‘It’s a love marriage,” I told my daughter, giving her the latest gossip from my friends’ circle.
“Love marriage?” she repeated, sounding incredulous. “Mum, what century are you living in? Are you talking about love as opposed to arranged marriages? Who has arranged marriages nowadays?”
I felt chastised, and a little behind the times. In the good ole days, there were two kinds of marriages: love or arranged. “Love” marriages, where the couple met on their own and often married without parental consent, were frowned upon or reluctantly accepted. There were many horror stories floating around, of such-and-such a girl who married someone far below her in station, and who spent the rest of her life in penury, while her obedient sisters married well and lived lives of happy fulfilment. Or worse still, of someone who let her heart rule her head and jumped into wedlock, only to find that the boy was already married with a couple of kids in tow! (It was usually the woman who got the short end of the stick, rarely the man). We don’t really know if these stories were true, whether those marriages were as unhappy or disastrous as were made out to be. I suspect they were just made up to instil into our young minds the dire and dreadful consequences of not listening to our parents.
In “arranged” marriages, on the other hand, especially in the subcontinent and much of the Eastern world, parents did the spade work of choosing your life partner. There was a thorough vetting of the boy or the girl and their families before they were actually introduced to each other. Of course, if they felt they were not right for each other, they could always refuse. But usually, the parents’ wishes prevailed.
All this seems to imply that nowadays, just about everyone who enters into holy matrimony does so after falling madly in love. And going by the law of opposites, that “arranged” marriages are obsolete and very last century.
Nothing, however, could be further from the truth. Arranged marriages are alive and well, although in a new garb. Just look at all the thriving matrimonial websites. In this age of the information superhighway, a new matrimonial site is added almost every other day. Gone are the ‘middlemen’ — the aunts and uncles and cousins and your nosy next-door neighbour — who’d be suggesting matches. Indeed, given the alarming divorce rate, no one it seems wants to suggest a suitable match, in case they are blamed for what may follow.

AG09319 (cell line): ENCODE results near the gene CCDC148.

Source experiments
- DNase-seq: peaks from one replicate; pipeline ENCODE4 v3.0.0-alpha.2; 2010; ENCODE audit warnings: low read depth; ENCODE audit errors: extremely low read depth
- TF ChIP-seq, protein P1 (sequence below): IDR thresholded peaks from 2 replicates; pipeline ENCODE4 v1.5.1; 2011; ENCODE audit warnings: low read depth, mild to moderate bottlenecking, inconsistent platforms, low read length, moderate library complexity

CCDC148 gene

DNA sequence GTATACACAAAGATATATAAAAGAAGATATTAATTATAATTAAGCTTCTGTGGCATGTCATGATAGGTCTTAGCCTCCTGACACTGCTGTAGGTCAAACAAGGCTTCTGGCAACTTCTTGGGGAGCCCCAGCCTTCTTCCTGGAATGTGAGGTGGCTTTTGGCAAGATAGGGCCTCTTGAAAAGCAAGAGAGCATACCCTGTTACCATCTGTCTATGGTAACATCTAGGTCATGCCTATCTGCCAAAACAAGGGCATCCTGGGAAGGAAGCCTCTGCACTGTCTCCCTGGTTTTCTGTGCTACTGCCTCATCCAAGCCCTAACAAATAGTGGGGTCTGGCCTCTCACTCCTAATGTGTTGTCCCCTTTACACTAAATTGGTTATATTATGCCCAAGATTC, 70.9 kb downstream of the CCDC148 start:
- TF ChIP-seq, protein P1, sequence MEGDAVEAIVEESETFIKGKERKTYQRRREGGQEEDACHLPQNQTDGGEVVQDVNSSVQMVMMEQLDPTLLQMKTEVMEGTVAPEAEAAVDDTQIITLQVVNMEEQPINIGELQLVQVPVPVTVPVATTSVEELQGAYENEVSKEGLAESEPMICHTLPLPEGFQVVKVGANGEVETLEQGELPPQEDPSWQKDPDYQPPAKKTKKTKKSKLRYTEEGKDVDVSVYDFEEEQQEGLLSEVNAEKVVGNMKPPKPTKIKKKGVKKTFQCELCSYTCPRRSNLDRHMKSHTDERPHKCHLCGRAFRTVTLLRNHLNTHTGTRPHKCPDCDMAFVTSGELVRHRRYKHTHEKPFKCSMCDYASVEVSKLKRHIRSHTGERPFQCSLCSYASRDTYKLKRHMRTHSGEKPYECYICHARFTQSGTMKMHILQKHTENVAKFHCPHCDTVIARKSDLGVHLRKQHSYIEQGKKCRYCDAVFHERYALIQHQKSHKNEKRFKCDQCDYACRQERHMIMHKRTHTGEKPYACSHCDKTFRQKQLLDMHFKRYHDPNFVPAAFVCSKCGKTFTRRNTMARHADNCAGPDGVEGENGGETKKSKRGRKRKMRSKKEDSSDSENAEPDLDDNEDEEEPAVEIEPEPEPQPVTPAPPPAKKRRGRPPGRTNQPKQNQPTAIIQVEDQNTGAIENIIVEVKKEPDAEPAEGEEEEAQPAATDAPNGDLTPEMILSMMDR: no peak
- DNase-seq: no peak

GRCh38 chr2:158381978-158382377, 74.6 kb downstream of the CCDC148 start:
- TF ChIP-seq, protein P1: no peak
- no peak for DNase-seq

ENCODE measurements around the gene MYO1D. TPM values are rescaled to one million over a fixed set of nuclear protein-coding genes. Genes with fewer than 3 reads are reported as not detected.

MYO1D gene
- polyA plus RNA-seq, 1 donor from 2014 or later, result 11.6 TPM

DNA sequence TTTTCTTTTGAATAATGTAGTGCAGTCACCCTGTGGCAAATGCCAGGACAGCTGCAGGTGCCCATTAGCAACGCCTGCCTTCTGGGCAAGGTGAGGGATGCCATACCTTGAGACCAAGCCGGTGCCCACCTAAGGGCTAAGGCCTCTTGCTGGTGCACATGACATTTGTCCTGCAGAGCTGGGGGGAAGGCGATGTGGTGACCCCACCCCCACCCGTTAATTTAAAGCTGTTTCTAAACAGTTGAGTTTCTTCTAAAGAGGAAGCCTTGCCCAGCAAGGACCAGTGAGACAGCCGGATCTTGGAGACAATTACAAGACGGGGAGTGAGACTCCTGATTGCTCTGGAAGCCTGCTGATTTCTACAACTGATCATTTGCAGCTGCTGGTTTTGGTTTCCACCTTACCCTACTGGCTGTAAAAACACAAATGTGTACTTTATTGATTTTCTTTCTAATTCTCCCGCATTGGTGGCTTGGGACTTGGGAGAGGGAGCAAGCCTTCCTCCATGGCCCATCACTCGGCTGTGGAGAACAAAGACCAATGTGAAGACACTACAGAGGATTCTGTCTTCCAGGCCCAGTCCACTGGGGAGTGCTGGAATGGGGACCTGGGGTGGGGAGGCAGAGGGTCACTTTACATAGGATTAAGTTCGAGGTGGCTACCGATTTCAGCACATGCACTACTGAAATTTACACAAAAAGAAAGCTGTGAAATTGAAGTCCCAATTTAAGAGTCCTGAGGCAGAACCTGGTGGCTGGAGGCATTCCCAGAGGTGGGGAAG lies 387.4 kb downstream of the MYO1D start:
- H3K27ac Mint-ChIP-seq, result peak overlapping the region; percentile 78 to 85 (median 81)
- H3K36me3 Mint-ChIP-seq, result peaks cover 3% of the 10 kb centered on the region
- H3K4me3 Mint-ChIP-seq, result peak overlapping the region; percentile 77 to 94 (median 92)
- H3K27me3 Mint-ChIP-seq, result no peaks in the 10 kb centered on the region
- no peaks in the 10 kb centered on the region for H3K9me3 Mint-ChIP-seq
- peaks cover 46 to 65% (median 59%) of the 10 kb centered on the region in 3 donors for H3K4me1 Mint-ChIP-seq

The only difference between the old fashioned arranged marriage and these modern-day ones is that it’s the boy or girl — not the parents — in the driving seat. Usually, profiles are put up by the young people themselves, who are very clear-headed about what they are looking for in a future partner. Most young people who meet on these matrimonial or dating sites take their own time in getting to know the other person and are not to be hurried. This is indeed a wise move, as such a serious and life-changing decision can never be taken in a hurry.
Besides, this is not just an “Eastern” phenomenon. “Arranged” marriages seem to have spread to the West too. These are rarely called matrimonial sites but dating sites or apps where one can meet potential partners. In fact, the West seems to have in many ways taken this one step further, with the phenomenon of speed dating, where a person meets many potential matches over an evening. A bell is rung or a whistle blown three or five minutes after meeting a new match, and they go on to the next person. At the end of the evening, those who are interested in someone inform the organizers who they’d like to provide their contact information to, and if the other party shows a similar interest, hey presto, you’re off on your second date!
And then there are “blind dates” where a boy and a girl are set up by a friend or family member, someone who they think would be a good fit. But the two persons involved have never seen each other or met before. Does this ring a bell somewhere?
So if you think arranged marriages are obsolete, think again! The rules of the game remain the same, except that the main players have changed.
Padmini B. Sankar is a Dubai-based freelance writer.